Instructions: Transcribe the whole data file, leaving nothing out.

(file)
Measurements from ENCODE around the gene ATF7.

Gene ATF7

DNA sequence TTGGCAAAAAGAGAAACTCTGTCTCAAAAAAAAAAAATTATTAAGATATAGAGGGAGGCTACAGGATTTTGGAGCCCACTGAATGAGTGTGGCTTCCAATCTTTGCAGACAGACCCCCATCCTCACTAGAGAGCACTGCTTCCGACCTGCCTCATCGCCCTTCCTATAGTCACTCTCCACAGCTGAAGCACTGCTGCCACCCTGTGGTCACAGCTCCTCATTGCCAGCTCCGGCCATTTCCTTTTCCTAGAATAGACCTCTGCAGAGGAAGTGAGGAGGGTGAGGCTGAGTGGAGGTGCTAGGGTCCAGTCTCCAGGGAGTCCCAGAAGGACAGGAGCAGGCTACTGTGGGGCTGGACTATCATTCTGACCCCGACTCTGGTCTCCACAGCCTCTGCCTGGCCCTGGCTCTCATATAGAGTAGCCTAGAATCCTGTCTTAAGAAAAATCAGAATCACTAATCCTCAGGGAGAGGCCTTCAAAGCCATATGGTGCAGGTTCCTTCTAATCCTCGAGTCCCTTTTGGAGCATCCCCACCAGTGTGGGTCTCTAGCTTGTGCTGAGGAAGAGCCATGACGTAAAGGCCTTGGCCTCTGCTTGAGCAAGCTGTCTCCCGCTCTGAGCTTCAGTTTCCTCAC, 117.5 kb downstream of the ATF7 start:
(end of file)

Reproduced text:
Measurements from ENCODE around the gene ATF7.

Gene ATF7

DNA sequence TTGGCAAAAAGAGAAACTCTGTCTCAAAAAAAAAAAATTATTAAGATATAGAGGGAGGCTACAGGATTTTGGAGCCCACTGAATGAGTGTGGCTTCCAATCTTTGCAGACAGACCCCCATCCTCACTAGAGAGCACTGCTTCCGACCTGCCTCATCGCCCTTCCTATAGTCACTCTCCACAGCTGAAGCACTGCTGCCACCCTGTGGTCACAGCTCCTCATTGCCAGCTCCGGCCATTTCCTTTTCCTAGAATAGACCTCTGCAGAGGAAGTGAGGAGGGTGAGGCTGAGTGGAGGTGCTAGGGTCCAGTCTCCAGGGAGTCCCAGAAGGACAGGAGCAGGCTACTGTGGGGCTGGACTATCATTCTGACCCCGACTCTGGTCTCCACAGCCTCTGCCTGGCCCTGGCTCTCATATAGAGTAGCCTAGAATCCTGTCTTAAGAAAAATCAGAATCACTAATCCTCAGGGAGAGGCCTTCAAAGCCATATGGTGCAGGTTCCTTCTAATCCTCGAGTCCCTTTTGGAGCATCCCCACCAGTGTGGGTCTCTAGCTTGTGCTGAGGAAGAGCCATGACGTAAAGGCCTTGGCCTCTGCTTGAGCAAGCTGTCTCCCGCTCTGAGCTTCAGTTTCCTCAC, 117.5 kb downstream of the ATF7 start: